Charles Camosy, Dallas Morning News
If being pro-life means anything beyond working to elect Republicans, it means protecting and supporting the most vulnerable, especially when, as Pope Francis has emphasized, they are at risk of being “thrown away” or otherwise threatened with violence.
And though it has obvious implications for abortion, this kind of moral vision goes well beyond a single issue. It is difficult to get more pro-life than the U.S. Catholic bishops, whose Campaign in Support of Life defines a “wide spectrum of issues” involving “protection of human life and the promotion of human dignity.”
Enter Donald Trump, supposed pro-life convert.
One could be forgiven for having skepticism about such a conversion, not least because he appears to have little concern for the vulnerable who are at risk of being violently thrown away.
Trump has advocated killing the parents and children of terrorists. He has repeatedly asked why we can’t use nuclear weapons. He mocks the disabled, runs a modeling agency that, according to Mother Jones, treats employees like slaves, and wants to change the laws to make torture legal.
And who could forget the position that put his campaign in the media spotlight: calling for a “deportation force” to throw out 11 million undocumented immigrants.
The pro-life movement is not a monolith, of course, and some reject the U.S. bishops’ consistent ethic of life. But even for single-issue pro-lifers, Trump’s views present serious problems.
Before his quite convenient conversion, Trump had a very clear position on abortion. In 1999, he said on Meet the Press that he was “very pro-choice” in “every respect.” He even supported allowing a procedure sometimes referred to as partial-birth abortion, but people who don’t sugarcoat the procedure call it infanticide. Before he realized he needed the pro-life movement on his side to win the election, Trump suggested, in an interview with Bloomberg, his pro-choice sister as an example of someone he might nominate for the Supreme Court.
Understandably, given that they are temporary election props, Trump’s post-conversion views on abortion have been confused and even incoherent.
It was therefore remarkable that pro-life groups like Priests for Life and the Susan B. Anthony List managed to find ways to get behind Trump. And even the National Right to Life Committee came out in support of Trump. With NRLC on board, Trump’s pro-life support is officially mainstream.
Of course, that doesn’t mean the whole movement has been taken in by Trump’s shift. Perhaps the most important pro-life public intellectual in the country, Princeton’s Robert George, has rightly said in a column published by First Things that Trump “is not one of us.” One of Trump’s fiercest critics, Russell Moore, is the head of the (very pro-life) public policy arm of the Southern Baptist Convention. And the U.S. Catholic bishops are definitely not Trump supporters.
Trump’s candidacy has split the Republican Party in ways that threaten its existence, and now, his candidacy has split the pro-life community. If the movement is to survive the breaking of the fault lines exposed by the 2016 election cycle, it will naturally evolve into something quite different. If pro-lifers have any hope of speaking to a new generation we will have to abandon some fundamental assumptions belonging to the culture wars of the 1970s.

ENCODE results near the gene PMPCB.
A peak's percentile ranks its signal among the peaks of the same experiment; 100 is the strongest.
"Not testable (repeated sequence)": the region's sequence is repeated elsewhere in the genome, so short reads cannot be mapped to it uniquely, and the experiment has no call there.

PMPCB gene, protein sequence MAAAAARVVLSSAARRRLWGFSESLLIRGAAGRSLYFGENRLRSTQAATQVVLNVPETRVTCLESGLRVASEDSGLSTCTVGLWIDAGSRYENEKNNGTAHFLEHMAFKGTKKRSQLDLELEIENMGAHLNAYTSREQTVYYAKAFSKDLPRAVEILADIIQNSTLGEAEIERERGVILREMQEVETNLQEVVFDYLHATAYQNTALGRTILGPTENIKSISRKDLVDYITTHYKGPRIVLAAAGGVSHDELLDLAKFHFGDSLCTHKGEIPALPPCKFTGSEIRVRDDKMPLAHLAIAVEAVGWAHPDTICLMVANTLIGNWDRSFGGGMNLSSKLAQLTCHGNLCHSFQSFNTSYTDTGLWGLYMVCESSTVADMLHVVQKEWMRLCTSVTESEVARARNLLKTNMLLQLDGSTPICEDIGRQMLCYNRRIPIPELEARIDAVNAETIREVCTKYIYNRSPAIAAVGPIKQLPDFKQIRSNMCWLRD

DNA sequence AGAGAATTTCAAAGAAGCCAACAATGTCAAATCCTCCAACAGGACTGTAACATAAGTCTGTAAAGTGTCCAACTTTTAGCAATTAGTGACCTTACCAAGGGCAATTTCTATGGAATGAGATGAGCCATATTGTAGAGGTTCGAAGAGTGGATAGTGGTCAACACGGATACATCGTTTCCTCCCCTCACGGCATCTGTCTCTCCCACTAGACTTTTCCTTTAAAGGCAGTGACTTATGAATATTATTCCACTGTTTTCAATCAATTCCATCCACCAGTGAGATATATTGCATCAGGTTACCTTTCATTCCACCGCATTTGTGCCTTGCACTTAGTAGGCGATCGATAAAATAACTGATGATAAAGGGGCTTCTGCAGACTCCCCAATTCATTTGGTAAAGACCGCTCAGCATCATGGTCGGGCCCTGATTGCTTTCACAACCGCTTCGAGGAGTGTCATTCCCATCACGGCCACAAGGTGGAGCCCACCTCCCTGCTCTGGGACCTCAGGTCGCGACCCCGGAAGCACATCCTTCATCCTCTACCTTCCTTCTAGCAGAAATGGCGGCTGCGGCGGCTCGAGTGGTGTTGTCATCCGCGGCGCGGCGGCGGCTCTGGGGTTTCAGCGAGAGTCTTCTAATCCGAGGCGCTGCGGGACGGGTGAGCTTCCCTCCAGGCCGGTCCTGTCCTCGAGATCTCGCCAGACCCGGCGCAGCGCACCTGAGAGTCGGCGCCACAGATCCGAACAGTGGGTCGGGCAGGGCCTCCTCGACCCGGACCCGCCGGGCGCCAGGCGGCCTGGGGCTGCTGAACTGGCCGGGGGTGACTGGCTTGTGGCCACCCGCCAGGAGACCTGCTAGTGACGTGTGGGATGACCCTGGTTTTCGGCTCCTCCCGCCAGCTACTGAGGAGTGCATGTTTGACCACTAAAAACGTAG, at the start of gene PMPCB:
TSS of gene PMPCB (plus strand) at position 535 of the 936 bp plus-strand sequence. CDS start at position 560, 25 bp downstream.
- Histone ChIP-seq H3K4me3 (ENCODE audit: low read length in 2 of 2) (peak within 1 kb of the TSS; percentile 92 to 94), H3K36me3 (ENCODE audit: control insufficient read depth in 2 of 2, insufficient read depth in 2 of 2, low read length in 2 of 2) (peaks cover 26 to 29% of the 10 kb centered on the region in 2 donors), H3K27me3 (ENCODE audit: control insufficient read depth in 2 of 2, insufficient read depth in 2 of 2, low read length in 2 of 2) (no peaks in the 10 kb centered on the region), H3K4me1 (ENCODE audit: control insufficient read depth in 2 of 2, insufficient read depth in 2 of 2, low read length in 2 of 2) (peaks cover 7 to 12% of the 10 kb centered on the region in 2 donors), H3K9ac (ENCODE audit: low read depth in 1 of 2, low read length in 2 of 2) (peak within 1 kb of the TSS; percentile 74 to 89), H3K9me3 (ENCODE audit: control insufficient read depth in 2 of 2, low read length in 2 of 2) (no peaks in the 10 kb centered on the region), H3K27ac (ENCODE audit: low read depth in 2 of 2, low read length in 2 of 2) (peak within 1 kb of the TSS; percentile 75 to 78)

Happily, not that far below the surface, there are a number of exciting and creative movements bubbling up that are already shaping a newer and better pro-life movement.
One is run by the dynamic young feminists of Life Matters Journal, a group dedicated to resisting what it calls “aggressive violence” in all its forms: abortion, euthanasia, drone strikes, the death penalty, suicide, sexual violence and much more. Another fast-rising group, Secular Pro-Life, has done groundbreaking work, including a fantastic awareness-raising and story-telling initiative leading up to the 40th anniversary of the Hyde Amendment on September 30th.
Beyond these two, the list of culture-war-busting pro-life groups includes Feminists for Non-Violent Choices, Pax Christi, Public Faith, the Catholic Worker, Feminists for Life, Democrats for Life, the Pro-Life Alliance of Gays and Lesbians, Pro-Life Humanists and many more.
Such groups were marginalized under the old guard, but the great crack-up of 2016 has given a large number of pro-lifers several reasons to start thinking more creatively about the movement. Indeed, many are even beginning to think about starting a new political “party of life” that would ignore outdated political assumptions and bring pro-life values into the public sphere in ways that are not beholden to the culture wars.
It is not easy when a very important movement, one that has persisted for nearly four decades, is forced to confront its own mortality. But if the old pro-life movement is indeed not long for this world, this would not be 100 percent bad news. The movement that will replace it will not only be more authentically and consistently pro-life, it will be far better able to win the hearts and minds of the next generation.
Charles C. Camosy is an associate professor of theological and social ethics at Fordham University in New York. His most recent book is Beyond the Abortion Wars: a Way Forward for a New Generation. Email: firstname.lastname@example.org